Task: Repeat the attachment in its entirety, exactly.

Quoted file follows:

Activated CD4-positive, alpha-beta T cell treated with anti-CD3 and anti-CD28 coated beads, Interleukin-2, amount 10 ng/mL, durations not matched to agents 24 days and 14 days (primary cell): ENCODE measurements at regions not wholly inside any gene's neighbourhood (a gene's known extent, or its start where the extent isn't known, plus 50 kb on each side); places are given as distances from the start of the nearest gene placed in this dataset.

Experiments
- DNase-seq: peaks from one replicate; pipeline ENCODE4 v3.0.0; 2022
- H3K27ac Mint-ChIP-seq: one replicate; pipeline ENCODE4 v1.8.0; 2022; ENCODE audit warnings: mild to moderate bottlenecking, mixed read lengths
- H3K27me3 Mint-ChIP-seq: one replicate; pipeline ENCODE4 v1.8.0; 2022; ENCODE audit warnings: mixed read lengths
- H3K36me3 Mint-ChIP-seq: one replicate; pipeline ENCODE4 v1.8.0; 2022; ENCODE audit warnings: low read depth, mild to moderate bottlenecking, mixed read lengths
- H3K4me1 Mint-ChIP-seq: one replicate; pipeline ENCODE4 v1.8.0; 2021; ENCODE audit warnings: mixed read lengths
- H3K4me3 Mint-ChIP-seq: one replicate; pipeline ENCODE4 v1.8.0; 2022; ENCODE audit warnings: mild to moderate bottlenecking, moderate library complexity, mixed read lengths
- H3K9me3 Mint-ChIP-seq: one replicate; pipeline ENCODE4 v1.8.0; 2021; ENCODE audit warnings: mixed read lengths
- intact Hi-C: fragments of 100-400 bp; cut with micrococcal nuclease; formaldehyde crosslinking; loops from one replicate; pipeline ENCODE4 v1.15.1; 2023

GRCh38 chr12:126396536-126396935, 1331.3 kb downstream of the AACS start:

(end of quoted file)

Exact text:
Activated CD4-positive, alpha-beta T cell treated with anti-CD3 and anti-CD28 coated beads, Interleukin-2, amount 10 ng/mL, durations not matched to agents 24 days and 14 days (primary cell): ENCODE measurements at regions not wholly inside any gene's neighbourhood (a gene's known extent, or its start where the extent isn't known, plus 50 kb on each side); places are given as distances from the start of the nearest gene placed in this dataset.

Experiments
- DNase-seq: peaks from one replicate; pipeline ENCODE4 v3.0.0; 2022
- H3K27ac Mint-ChIP-seq: one replicate; pipeline ENCODE4 v1.8.0; 2022; ENCODE audit warnings: mild to moderate bottlenecking, mixed read lengths
- H3K27me3 Mint-ChIP-seq: one replicate; pipeline ENCODE4 v1.8.0; 2022; ENCODE audit warnings: mixed read lengths
- H3K36me3 Mint-ChIP-seq: one replicate; pipeline ENCODE4 v1.8.0; 2022; ENCODE audit warnings: low read depth, mild to moderate bottlenecking, mixed read lengths
- H3K4me1 Mint-ChIP-seq: one replicate; pipeline ENCODE4 v1.8.0; 2021; ENCODE audit warnings: mixed read lengths
- H3K4me3 Mint-ChIP-seq: one replicate; pipeline ENCODE4 v1.8.0; 2022; ENCODE audit warnings: mild to moderate bottlenecking, moderate library complexity, mixed read lengths
- H3K9me3 Mint-ChIP-seq: one replicate; pipeline ENCODE4 v1.8.0; 2021; ENCODE audit warnings: mixed read lengths
- intact Hi-C: fragments of 100-400 bp; cut with micrococcal nuclease; formaldehyde crosslinking; loops from one replicate; pipeline ENCODE4 v1.15.1; 2023

GRCh38 chr12:126396536-126396935, 1331.3 kb downstream of the AACS start: